"It has not been proved that the three Omanis, whose names have not been mentioned by the office of the Philippines presidency, have a link with the attacks in New York and Washington," a spokesman said, quoted by the ONA news agency.

"These Omanis have been able to return home after visiting southeast Asia," the spokesman said, stressing that "information published by media on the implication of the three Omanis is completely baseless."

Philippine President Gloria Arroyo's office said Friday that police had briefly detained three Omanis who filmed the US embassy on September 8, three days before the deadly attacks on the World Trade Center and the Pentagon which left thousands dead.

The three Omanis with identified in Manila by the surname "Al Sheihhi" were questioned by police on why they were taking video footage of the embassy but were released after their tapes showed standard tourist scenes.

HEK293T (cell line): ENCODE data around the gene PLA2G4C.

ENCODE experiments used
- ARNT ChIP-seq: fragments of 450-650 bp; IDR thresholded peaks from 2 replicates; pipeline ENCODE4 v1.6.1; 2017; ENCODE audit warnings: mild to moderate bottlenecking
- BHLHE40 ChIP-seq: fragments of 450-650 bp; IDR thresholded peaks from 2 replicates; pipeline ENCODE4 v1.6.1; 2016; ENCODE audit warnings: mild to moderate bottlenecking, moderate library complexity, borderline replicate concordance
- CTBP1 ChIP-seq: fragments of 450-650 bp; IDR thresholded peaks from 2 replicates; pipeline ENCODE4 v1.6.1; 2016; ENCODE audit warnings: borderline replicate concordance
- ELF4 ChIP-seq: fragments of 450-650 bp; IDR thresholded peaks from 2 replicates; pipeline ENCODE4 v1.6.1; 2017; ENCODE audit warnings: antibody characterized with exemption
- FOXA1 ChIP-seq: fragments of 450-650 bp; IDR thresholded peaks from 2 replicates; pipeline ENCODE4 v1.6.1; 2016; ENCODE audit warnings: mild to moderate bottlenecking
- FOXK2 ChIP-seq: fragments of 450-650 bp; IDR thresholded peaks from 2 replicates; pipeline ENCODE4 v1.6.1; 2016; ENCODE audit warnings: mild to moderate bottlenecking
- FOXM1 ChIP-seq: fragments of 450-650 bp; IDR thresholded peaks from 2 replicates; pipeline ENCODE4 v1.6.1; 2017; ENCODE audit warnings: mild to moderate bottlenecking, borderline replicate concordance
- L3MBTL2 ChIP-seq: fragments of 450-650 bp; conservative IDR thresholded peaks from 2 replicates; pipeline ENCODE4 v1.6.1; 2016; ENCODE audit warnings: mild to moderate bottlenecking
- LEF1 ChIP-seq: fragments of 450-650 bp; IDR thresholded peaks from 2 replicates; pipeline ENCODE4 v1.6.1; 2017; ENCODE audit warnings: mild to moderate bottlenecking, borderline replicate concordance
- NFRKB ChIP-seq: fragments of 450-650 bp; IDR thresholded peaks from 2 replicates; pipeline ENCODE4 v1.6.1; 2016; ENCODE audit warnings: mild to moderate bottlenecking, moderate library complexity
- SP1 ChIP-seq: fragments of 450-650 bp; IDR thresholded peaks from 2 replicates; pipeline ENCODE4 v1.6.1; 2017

Israel's Peres hails Arafat declaration of ceasefire

Israeli Foreign Minister Shimon Peres on Tuesday hailed the "important declaration" of a ceasefire by Palestinian leader Yasser Arafat, a statement issued by his office said.

"This is an important declaration with positive elements, including his global commitment for peace and with explicit instructions for a ceasefire," Peres said in the statement.

"We must once again hail the tone adopted by Yasser Arafat and we hope this will continue," he said.

Peres said the ceasefire should include an end to all fighting that started with the Palestinian Intifada (uprising) against Israeli occupation.